Expertly Speaking

Youth Football Expert Witness

The Football Fence Fiasco

Alan Caskey, Ph.D., Parks and Recreation Consultant ::::

In September 2009, the Plaintiff, then eleven years old, was playing tackle football in a youth league. When running with the ball along the sideline, the Plaintiff was tackled. The Plaintiff alleges that the tackle caused him to “fly through the air” for a distance of five to seven feet, impacting his left knee on a fence causing an injury.

Most youth football leagues and school teams follow the rules of The National Federation of State High School Associations (NFSHSA). Their football field requirements call for a 2 meter (6 foot) restricted zone (clear area) around the field. The football field at this park has a five to seven-foot clear area on the football field sidelines. Players and coaches are allowed within the restricted area.

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What Could the Truck Operator See? The 3D Evaluation of Surveillance Videos

Steven M. Schorr, PE, President of DJS Associates, and Laurence Penn, 3D Animations/Technical Assistant ::::



A collision occurred when a northbound pedestrian was crossing a city street and was struck by a right turning, southbound to westbound truck. The truck operator testified that the pedestrian was not visible to him as he executed the turn.

Two surveillance videos picked up portions of the movements of the vehicles prior to and at the time of the collision. A northbound facing camera showed the back of the pedestrian approaching and entering the roadway and showed the front of the left turning truck strike the pedestrian. A southbound facing camera showed the back of the left turning truck and portions of the front of the pedestrian approaching the collision area. The question that needed to be answered was, “could/should the truck driver have seen the pedestrian prior to impact?”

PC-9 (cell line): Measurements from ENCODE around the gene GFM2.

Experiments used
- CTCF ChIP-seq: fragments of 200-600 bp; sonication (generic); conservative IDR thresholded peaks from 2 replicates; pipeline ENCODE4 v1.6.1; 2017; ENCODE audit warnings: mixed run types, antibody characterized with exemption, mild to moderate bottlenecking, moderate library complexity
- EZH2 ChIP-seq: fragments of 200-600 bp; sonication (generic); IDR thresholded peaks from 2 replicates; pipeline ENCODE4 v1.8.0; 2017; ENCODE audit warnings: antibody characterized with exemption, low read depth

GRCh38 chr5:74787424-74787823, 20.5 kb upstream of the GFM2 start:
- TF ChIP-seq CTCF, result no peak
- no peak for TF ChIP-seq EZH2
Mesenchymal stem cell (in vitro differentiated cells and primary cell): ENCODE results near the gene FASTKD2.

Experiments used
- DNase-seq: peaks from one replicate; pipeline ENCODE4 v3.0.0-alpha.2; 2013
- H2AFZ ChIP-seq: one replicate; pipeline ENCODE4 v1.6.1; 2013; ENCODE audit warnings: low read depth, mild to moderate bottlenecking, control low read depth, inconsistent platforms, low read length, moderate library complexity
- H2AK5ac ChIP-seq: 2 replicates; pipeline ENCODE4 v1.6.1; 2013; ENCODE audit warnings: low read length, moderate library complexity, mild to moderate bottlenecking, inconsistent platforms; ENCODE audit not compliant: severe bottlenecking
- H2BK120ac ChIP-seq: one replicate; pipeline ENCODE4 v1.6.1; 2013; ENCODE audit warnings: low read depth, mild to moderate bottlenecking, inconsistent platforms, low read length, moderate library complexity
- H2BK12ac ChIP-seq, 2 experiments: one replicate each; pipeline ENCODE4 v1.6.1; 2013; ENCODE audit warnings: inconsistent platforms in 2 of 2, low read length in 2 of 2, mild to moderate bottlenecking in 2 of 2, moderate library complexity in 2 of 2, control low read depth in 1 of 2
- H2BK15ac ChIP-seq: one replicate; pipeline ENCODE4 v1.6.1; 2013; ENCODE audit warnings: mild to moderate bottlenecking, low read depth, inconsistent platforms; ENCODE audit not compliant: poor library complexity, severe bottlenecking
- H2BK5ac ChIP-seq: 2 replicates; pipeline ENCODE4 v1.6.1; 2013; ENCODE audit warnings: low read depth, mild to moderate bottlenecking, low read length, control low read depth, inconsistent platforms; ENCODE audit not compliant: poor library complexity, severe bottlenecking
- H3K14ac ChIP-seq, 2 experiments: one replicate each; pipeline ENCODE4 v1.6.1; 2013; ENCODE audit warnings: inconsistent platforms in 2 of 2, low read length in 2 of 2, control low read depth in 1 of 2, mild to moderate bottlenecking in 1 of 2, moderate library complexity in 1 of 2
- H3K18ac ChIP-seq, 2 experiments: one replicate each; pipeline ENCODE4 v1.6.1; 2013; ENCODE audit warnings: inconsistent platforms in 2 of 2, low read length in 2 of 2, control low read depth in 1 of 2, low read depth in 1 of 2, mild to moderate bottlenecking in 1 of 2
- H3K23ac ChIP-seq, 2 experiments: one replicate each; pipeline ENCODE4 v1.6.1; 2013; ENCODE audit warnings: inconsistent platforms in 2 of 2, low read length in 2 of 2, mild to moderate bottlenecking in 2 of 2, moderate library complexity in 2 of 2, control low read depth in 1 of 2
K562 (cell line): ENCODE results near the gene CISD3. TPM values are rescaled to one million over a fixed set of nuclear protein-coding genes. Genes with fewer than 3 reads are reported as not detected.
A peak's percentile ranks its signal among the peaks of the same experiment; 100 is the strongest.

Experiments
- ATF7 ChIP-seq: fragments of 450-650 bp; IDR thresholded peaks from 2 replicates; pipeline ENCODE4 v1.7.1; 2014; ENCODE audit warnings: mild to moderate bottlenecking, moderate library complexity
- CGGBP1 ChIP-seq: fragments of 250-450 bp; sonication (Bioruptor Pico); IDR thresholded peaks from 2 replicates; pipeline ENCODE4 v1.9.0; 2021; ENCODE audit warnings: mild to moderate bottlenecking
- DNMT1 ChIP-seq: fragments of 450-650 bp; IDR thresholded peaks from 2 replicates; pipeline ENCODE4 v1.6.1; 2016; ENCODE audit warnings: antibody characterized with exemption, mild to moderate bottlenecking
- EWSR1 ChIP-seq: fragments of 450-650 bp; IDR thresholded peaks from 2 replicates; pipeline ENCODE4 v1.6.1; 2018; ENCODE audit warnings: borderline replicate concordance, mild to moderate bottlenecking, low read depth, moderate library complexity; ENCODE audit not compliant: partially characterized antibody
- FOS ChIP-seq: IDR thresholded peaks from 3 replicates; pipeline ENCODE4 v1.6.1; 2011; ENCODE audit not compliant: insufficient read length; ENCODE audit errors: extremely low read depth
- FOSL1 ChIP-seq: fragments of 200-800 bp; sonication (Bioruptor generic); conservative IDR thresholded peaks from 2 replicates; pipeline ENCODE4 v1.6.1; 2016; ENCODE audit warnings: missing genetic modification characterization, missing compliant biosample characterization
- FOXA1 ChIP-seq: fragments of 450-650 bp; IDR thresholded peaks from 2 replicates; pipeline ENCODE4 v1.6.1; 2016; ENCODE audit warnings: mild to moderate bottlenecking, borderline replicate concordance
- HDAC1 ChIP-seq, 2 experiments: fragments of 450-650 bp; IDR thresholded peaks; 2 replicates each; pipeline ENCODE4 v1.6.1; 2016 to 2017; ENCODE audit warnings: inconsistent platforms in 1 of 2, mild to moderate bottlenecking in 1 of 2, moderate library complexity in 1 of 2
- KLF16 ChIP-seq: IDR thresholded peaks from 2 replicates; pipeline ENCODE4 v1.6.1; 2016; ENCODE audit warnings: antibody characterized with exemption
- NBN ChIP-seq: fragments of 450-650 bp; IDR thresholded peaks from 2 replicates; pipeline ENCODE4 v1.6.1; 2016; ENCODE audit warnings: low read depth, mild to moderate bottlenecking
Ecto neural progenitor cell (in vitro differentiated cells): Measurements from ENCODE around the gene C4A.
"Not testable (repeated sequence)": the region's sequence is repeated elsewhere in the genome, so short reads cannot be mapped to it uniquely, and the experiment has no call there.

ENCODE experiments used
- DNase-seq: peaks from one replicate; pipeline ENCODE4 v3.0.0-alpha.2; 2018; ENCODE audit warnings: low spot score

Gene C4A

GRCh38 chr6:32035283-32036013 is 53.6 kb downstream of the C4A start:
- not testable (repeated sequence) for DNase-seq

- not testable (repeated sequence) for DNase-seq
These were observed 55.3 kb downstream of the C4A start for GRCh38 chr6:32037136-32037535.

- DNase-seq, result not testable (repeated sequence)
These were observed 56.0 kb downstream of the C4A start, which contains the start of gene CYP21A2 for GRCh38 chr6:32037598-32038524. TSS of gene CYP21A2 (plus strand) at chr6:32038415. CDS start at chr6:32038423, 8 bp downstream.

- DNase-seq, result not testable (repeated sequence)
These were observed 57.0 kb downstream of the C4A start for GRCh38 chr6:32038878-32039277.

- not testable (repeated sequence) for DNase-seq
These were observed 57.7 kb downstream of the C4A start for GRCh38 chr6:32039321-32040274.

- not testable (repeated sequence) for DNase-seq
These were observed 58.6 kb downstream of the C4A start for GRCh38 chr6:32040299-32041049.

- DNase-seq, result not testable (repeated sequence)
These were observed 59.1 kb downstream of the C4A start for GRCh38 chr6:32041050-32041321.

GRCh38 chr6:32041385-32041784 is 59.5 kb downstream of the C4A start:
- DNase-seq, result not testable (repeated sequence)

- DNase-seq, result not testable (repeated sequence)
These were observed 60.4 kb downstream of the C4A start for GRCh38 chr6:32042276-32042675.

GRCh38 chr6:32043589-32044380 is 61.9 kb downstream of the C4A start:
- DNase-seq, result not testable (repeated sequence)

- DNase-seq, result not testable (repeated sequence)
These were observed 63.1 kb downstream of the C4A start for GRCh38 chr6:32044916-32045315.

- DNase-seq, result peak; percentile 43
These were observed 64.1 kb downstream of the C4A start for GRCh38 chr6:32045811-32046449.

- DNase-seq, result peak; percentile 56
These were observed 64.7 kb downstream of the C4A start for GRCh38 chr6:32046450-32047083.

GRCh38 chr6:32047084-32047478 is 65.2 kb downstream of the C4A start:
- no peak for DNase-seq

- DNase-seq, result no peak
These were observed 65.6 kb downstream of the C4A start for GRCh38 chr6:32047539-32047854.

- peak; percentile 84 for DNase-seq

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Elevator Expert Witness

Elevator Maintenance at the Condo

J. Donald Kennedy, QEI, CET, Elevator/Electrician Consultant ::::

Case Synopsis: A resident of a high rise condo was descending on one of the elevators located in the building. When the elevator came to her designated landing, it decelerated normally and leveled into the floor where upon the doors opened to let her exit. While exiting, she claimed the elevator suddenly and without warning, fell downward causing her foot to momentarily get caught, which caused her to trip and fall forward hitting the floor and lobby wall.

Expert Analysis: Discovery documents revealed that the elevator in question had been modernized three months prior to the alleged incident, and contained all the requirements of the newest version of the ANSI 17.1 elevator code. Management of the condo association also maintained a log of all maintenance visits by the elevator company and documented any malfunctions reported to them by residents or guests. Management of the condo association checked the operation of the elevators when an incident was reported, and if there was a malfunction they secured the elevator out-of-service until the service company arrived and corrected the malfunction.

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Slip and Fall Expert Witness

Double Counting: Help Me! Help Me Again!

Irina Balashova, CPA, CIA, CFE, Forensic Accountant Consultant ::::

When assessing economic losses, be aware of potential double counting of damages utilizing different categories of loss.